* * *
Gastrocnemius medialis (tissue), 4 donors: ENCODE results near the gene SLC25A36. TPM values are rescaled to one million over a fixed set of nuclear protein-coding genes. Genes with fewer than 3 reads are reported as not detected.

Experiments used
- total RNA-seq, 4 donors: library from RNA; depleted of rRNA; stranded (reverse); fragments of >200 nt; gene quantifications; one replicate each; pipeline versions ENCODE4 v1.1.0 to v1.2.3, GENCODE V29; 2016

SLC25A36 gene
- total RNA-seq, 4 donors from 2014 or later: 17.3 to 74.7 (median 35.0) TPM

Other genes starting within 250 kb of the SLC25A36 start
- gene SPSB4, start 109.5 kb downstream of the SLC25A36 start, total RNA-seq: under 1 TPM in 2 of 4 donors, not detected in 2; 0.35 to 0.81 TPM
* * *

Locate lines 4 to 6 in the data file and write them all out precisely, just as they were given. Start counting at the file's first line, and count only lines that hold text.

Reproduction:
SLC25A36 gene
- total RNA-seq, 4 donors from 2014 or later: 17.3 to 74.7 (median 35.0) TPM

Other genes starting within 250 kb of the SLC25A36 start